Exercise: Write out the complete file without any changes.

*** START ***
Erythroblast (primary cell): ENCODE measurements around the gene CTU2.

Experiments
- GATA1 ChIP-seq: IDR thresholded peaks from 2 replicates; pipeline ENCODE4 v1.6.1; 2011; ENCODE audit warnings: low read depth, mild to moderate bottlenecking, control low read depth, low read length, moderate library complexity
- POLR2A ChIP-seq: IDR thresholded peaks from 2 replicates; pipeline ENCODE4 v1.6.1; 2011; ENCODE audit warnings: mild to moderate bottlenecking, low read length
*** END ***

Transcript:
Erythroblast (primary cell): ENCODE measurements around the gene CTU2.

Experiments
- GATA1 ChIP-seq: IDR thresholded peaks from 2 replicates; pipeline ENCODE4 v1.6.1; 2011; ENCODE audit warnings: low read depth, mild to moderate bottlenecking, control low read depth, low read length, moderate library complexity
- POLR2A ChIP-seq: IDR thresholded peaks from 2 replicates; pipeline ENCODE4 v1.6.1; 2011; ENCODE audit warnings: mild to moderate bottlenecking, low read length